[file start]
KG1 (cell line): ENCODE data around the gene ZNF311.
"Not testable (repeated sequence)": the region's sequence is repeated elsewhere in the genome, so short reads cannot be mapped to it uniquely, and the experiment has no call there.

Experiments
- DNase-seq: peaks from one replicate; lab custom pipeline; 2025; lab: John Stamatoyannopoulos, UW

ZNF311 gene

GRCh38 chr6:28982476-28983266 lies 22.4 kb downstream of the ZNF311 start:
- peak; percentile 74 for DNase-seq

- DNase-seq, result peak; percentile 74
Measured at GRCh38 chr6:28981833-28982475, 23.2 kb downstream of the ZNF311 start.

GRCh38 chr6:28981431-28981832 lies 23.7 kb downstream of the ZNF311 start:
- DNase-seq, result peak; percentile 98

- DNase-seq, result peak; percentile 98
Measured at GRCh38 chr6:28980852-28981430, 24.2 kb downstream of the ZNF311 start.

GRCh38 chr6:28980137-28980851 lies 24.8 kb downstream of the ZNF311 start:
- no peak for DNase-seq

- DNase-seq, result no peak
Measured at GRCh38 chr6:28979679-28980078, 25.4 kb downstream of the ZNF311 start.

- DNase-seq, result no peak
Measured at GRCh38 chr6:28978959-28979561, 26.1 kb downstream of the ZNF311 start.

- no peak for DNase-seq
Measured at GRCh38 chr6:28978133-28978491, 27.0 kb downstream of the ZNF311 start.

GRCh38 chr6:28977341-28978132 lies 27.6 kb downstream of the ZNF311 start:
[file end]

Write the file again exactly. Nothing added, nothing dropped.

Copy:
KG1 (cell line): ENCODE data around the gene ZNF311.
"Not testable (repeated sequence)": the region's sequence is repeated elsewhere in the genome, so short reads cannot be mapped to it uniquely, and the experiment has no call there.

Experiments
- DNase-seq: peaks from one replicate; lab custom pipeline; 2025; lab: John Stamatoyannopoulos, UW

ZNF311 gene

GRCh38 chr6:28982476-28983266 lies 22.4 kb downstream of the ZNF311 start:
- peak; percentile 74 for DNase-seq

- DNase-seq, result peak; percentile 74
Measured at GRCh38 chr6:28981833-28982475, 23.2 kb downstream of the ZNF311 start.

GRCh38 chr6:28981431-28981832 lies 23.7 kb downstream of the ZNF311 start:
- DNase-seq, result peak; percentile 98

- DNase-seq, result peak; percentile 98
Measured at GRCh38 chr6:28980852-28981430, 24.2 kb downstream of the ZNF311 start.

GRCh38 chr6:28980137-28980851 lies 24.8 kb downstream of the ZNF311 start:
- no peak for DNase-seq

- DNase-seq, result no peak
Measured at GRCh38 chr6:28979679-28980078, 25.4 kb downstream of the ZNF311 start.

- DNase-seq, result no peak
Measured at GRCh38 chr6:28978959-28979561, 26.1 kb downstream of the ZNF311 start.

- no peak for DNase-seq
Measured at GRCh38 chr6:28978133-28978491, 27.0 kb downstream of the ZNF311 start.

GRCh38 chr6:28977341-28978132 lies 27.6 kb downstream of the ZNF311 start: